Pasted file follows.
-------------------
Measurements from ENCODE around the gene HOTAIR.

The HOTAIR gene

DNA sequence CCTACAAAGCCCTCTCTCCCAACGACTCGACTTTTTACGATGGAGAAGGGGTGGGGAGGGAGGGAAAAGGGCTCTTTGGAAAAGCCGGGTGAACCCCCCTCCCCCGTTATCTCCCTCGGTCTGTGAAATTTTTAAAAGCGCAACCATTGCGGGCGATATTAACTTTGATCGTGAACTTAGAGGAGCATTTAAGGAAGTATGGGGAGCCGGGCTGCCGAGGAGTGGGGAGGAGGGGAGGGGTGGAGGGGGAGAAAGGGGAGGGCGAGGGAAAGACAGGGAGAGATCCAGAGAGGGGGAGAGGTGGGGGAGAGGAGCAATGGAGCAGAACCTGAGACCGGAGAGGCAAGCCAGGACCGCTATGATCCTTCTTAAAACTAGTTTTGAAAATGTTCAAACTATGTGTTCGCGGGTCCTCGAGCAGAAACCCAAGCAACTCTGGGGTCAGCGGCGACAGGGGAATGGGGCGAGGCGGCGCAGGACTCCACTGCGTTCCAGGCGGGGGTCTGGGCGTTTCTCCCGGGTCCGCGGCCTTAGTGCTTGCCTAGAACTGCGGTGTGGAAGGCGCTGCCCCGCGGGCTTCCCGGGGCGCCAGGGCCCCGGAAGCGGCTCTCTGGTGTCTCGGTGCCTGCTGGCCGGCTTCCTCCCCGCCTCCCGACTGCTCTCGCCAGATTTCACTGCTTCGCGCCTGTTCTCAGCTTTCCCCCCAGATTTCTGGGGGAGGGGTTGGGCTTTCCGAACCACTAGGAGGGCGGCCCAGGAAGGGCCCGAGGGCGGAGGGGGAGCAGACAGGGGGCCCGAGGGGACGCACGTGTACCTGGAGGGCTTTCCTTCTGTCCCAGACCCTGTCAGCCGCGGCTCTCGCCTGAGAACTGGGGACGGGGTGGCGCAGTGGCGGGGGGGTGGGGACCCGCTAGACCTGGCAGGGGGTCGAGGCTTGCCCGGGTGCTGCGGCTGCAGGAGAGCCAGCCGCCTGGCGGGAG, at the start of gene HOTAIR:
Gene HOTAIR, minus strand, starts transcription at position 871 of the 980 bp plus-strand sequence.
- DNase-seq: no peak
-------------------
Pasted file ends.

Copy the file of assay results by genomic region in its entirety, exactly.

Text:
Measurements from ENCODE around the gene HOTAIR.

The HOTAIR gene

DNA sequence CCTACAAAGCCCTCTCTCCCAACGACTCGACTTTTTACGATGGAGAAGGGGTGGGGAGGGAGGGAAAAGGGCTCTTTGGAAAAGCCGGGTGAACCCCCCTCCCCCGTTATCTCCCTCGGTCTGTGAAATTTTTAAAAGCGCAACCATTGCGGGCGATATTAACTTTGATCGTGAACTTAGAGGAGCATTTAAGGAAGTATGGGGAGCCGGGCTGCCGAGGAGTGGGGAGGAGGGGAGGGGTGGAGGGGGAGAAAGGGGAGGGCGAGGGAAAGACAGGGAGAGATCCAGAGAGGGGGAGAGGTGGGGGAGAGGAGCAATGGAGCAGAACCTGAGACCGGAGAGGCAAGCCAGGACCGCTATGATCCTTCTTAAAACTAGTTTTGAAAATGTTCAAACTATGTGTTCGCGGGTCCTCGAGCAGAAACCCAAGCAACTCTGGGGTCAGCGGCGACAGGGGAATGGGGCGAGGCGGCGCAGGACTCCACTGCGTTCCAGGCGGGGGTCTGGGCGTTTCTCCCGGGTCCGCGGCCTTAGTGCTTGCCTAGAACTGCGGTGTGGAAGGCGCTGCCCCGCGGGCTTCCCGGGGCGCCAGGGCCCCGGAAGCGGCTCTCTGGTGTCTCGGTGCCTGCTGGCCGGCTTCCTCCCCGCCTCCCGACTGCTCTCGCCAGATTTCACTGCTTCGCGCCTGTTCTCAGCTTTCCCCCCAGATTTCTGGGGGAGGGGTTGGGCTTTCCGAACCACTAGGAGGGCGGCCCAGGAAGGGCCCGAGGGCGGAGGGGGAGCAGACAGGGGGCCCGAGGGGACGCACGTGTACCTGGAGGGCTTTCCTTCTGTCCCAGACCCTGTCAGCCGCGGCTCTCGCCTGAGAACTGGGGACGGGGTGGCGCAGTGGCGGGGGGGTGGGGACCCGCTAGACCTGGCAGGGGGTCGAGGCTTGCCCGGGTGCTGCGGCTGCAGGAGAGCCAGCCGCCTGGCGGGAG, at the start of gene HOTAIR:
Gene HOTAIR, minus strand, starts transcription at position 871 of the 980 bp plus-strand sequence.
- DNase-seq: no peak